David ran away, and God protected him from all harm.
Then one day, Saul and Jonathan were both killed in battle. David was then made king of Israel.
David loved the Lord. He loved to sing and write songs of worship.
One of the first things David did as king was to bring the Ark of the Covenant back to Jerusalem.
Who remembers the Ark?
The priests carried the Ark into the River Jordan, causing the water to stop, so the Israelites could cross.
The Ark symbolized God’s presence.
It was lost in battle and captured by the Philistines before, but they returned it to the Israelites. (1 Samuel 5-7:1).
It stayed in a place called Kirjath-jearim for 20 years.
David tried to bring in the Ark on a cart, carried by oxen. This was not how God had told the Israelites to carry the Ark. Anyone knows how the Ark should be carried? On the shoulders of the Levite priests. Yes, that’s right. The Ark represented God’s presence, and in David’s time, not anybody, even David, could just touch the Ark.
So King David tried again, this time, the right way. On the shoulders of the Levite priests.
There were trumpets and singing and dancing and shouting. All Israel came to see the procession bringing the Ark into the city of Jerusalem. It was a huge celebration.
And right in front of it all was David. Yes, the king of Israel was dancing with all his might! And not just dancing, but dancing almost naked! David had taken off his crown, his majestic robes and fine clothes. He only wore a linen ephod.
Can you imagine our country’s king dancing on the streets at our national day parade? Or the king of any country dancing … naked? It was unheard of. Some may say embarrassing or humiliating for the great king. But David didn’t care. He was so happy that he could bring the Ark back to Jerusalem, and he was worshipping God. He was leaping and dancing.
The ark was brought into a tabernacle that David had prepared. David sacrificed burnt offerings and fellowship offerings to the Lord. Then he blessed the people and gave them gifts of bread and cakes. And all the people went home after that.
Now, not everybody was as happy as King David. In fact, his own wife, Michal, Saul’s daughter, was not enjoying the celebrations with everyone else. She was looking out her window, and she didn’t like what she saw. The Bible says she despised David in her heart.
When David returned home, Michal came to him and said, “How the king of Israel has distinguished himself today, going around half-naked in full view of the slave girls of his servants as any vulgar fellow would!”
But David told his wife, “In God’s presence, I’ll dance all I want! He chose me over your father and the rest of our family and made me prince over God’s people, over Israel. Oh yes, I’ll dance to God’s glory — more recklessly even than this. And as far as I’m concerned … I’ll gladly look like a fool!”
The Ark of the Covenant:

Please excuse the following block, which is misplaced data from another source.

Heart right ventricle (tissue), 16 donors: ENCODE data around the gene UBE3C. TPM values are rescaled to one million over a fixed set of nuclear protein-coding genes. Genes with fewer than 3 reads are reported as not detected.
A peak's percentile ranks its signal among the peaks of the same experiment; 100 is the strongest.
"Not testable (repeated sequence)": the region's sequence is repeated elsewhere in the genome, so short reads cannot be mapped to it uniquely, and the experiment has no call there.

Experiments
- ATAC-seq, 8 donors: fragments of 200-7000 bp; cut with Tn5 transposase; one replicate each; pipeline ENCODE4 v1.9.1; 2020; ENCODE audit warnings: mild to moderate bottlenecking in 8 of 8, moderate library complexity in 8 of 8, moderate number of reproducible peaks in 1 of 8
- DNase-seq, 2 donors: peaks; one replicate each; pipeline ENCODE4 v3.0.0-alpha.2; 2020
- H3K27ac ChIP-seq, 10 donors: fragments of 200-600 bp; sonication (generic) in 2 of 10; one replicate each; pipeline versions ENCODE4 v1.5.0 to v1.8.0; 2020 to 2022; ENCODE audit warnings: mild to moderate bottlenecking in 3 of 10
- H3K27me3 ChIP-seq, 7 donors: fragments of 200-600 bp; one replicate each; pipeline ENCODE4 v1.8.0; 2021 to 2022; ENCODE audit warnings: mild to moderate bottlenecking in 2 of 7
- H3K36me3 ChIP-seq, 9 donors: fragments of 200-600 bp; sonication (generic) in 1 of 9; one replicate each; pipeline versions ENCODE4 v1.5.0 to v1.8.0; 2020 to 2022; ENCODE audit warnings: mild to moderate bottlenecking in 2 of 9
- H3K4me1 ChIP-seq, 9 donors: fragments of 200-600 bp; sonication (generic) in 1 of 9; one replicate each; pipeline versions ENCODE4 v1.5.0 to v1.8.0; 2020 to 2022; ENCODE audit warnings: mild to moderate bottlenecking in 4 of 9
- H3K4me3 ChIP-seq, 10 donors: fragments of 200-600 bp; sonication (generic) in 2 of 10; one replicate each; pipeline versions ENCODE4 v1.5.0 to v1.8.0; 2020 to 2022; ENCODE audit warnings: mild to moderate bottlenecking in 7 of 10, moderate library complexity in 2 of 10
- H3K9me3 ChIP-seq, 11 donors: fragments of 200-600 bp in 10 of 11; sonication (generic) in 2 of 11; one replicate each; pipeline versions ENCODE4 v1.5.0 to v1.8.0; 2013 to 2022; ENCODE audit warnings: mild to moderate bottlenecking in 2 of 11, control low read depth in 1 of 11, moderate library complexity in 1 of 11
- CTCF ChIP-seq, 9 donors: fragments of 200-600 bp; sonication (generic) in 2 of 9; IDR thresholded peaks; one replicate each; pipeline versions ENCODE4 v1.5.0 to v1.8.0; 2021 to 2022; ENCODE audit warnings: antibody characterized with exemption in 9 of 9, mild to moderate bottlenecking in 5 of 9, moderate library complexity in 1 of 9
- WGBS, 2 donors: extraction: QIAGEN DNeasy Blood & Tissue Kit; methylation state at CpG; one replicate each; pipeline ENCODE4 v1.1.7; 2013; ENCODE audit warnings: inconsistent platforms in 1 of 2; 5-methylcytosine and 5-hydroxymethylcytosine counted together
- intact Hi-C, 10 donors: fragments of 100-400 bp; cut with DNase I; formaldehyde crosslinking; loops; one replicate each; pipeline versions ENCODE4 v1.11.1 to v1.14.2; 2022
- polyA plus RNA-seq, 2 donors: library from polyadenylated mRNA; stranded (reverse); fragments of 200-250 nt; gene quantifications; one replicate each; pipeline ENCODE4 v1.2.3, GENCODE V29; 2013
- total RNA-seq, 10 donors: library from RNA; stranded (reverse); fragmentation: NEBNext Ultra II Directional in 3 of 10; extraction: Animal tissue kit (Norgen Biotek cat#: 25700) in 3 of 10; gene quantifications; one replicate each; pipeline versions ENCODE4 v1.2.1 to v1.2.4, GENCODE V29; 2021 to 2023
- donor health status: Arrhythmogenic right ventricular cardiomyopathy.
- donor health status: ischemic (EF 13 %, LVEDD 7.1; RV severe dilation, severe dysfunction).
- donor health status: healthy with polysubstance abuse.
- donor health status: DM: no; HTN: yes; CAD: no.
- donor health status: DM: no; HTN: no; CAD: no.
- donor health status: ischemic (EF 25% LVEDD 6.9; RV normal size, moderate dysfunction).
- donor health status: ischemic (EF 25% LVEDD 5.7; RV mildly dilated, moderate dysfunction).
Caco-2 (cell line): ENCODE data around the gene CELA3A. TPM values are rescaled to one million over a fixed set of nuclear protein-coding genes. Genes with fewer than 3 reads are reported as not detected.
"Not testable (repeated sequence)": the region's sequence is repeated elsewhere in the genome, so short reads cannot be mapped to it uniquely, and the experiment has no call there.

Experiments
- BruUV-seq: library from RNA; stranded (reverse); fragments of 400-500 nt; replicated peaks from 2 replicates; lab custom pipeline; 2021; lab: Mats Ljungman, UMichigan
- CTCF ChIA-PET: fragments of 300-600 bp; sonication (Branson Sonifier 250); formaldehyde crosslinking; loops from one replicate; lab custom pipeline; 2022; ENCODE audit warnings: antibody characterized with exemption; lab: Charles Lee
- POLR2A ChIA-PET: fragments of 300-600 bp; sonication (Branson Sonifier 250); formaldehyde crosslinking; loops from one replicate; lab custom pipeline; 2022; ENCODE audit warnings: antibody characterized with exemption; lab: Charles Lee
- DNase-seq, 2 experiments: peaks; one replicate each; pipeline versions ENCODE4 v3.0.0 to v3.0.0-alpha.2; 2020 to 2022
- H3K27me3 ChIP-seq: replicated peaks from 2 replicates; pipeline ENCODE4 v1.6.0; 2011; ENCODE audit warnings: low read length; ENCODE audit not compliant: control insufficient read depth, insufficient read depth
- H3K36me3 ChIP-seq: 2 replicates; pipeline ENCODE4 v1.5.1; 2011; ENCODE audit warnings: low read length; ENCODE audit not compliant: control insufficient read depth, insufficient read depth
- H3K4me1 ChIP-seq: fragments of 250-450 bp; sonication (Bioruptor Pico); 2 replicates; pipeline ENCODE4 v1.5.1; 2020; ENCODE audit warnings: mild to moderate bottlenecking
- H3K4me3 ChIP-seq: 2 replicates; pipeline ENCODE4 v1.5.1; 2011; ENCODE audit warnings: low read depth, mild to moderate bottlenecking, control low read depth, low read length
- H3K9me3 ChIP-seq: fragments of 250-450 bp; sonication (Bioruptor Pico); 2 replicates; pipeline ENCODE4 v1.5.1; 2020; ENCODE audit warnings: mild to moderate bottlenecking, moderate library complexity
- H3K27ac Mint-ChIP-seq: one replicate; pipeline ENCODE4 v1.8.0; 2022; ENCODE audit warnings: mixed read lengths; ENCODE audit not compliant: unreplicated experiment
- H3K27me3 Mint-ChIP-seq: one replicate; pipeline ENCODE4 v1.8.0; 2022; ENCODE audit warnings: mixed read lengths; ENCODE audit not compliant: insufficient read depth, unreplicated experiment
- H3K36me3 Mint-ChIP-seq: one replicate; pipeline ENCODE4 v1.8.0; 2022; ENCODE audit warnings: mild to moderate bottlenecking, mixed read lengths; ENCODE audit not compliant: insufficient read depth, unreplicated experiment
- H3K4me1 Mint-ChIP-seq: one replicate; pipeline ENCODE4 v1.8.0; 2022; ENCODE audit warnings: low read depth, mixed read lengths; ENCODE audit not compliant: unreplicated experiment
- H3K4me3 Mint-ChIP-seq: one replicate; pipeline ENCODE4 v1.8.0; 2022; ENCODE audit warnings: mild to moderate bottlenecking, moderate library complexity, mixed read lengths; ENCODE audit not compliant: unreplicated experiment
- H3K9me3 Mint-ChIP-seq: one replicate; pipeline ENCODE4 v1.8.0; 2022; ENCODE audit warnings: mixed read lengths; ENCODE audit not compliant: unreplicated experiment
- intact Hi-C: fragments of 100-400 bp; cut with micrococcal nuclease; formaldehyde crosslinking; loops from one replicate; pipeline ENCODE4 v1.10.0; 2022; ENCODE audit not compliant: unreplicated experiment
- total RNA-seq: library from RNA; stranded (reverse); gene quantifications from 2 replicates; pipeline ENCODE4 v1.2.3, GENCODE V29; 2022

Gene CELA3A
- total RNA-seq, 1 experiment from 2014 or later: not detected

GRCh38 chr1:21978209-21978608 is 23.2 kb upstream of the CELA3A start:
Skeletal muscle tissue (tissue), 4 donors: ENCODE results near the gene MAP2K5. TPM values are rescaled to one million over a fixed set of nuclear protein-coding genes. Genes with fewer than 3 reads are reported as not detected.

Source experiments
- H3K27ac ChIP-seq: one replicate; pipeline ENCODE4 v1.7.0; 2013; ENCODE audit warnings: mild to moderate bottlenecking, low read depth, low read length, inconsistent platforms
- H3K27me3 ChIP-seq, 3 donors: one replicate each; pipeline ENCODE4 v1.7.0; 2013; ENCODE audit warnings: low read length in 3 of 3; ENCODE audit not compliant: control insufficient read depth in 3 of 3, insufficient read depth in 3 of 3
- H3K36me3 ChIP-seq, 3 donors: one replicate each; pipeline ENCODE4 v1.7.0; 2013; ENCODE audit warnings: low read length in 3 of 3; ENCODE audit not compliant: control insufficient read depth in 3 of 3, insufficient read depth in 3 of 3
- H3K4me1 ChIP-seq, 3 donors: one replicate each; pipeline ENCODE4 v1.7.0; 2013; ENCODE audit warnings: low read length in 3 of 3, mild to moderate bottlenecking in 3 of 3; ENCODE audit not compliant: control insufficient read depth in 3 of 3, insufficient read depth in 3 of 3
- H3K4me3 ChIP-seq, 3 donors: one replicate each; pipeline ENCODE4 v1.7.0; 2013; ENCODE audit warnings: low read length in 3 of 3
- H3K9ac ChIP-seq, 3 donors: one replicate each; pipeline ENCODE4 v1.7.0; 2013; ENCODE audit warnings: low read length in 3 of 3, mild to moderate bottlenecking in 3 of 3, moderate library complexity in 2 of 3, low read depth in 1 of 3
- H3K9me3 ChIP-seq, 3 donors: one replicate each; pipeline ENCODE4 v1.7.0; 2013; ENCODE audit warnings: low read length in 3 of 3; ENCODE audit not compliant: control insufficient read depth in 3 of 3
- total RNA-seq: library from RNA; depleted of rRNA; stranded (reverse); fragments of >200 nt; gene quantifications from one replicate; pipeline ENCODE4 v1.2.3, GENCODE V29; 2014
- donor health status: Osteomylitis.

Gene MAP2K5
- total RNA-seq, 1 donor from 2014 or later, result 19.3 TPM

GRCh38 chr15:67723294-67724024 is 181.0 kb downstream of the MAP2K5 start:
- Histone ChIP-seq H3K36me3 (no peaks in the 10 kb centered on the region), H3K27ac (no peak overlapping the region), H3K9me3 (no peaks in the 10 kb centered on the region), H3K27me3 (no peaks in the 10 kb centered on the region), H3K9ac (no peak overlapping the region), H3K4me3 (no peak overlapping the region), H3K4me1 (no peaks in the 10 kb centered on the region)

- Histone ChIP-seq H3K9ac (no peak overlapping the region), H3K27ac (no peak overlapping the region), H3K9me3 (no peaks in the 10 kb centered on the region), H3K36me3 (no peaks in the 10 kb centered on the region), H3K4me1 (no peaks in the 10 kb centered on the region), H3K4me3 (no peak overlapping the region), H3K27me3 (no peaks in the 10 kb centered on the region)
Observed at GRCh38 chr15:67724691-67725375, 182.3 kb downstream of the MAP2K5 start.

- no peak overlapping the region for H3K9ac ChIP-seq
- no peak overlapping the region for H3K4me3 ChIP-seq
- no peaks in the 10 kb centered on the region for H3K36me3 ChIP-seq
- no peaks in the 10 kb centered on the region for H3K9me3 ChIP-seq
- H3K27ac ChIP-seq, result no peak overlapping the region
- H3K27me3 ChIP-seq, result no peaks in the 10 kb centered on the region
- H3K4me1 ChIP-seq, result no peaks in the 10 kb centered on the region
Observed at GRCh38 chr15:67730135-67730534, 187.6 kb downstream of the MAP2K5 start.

The Ark of the Covenant was a wooden box, about 45 inches long, 27 inches deep and 27 inches high. It was made of solid gold.
On top of the Ark is a gold cover called the “Mercy Seat”. There are two winged angels on both ends of the cover.
The Ark is kept in the Holy of Holies, the holiest part of the tabernacle, where no one else could enter and no one can touch. Only once a year, on the Day of Atonement, the High Priest can enter the Holy of Holies. He would sprinkle the blood of the sacrifices on the lid of the Ark, called the “mercy seat”, to atone for the sins of the people. The once-a-year sprinkling of blood would temporarily “cover” the sins of the people.
The Ark of the Covenant represents the Presence of God to the Israelites. It was like a throne for God to sit on.
But the Mercy Seat of the Ark is also a picture of a Perfect Sacrifice that would come one day. By the shedding of His blood, this Perfect Sacrifice would take away the sins of the whole world.
Today, we know that this Perfect Sacrifice has already come. Jesus was our Perfect Sacrifice. On the cross, He died for us and shed His blood, so that all our sins can be washed away.
Burnt offerings and fellowship offerings
David offered burnt offerings and fellowship offerings before God.
The burnt offering was an animal, either a bull, sheep, goat or pigeon, that would be burnt completely unto God. It represents Jesus, who gave His life wholly and completely as a sacrifice for us.
The fellowship offering reminds us that because of Jesus’ blood, we have peace and fellowship with God today.
Just as David and the city of Jerusalem were in celebration when the Ark was brought into Jerusalem, there were huge celebrations when Jesus entered Jerusalem on a donkey. People lined the streets and danced and cheered, waving palm branches.
Of course now we know Jesus came to Jerusalem to die for all of us. He loved us so much, He wanted to give His life for us so that our sins can be forgiven and we can be together with God forever and ever.
Now … isn’t that reason for us to dance and celebrate? We can worship and celebrate God’s goodness, greatness and holiness! So when we come together every Sunday, let’s not fold out arms, or do our own things. Instead, let us sing dance with all our heart like David did, because we worship such as wonderful Saviour, Jesus!
3. ACTIVITY SUGGESTIONS:
Memory Verse: 2 Sam 6:21“In God’s presence, I’ll dance all I want to His glory!” (MSG)
Song and dance: The Spirit of the Lord is within my heart
(The original song lyrics state, “When the spirit of the Lord comes upon my heart.”Perhaps good to remind kids that God’s Spirit is already in us, today. Hence we should sing this song as “The Spirit of the Lord is within my heart, I will dance like David danced.”)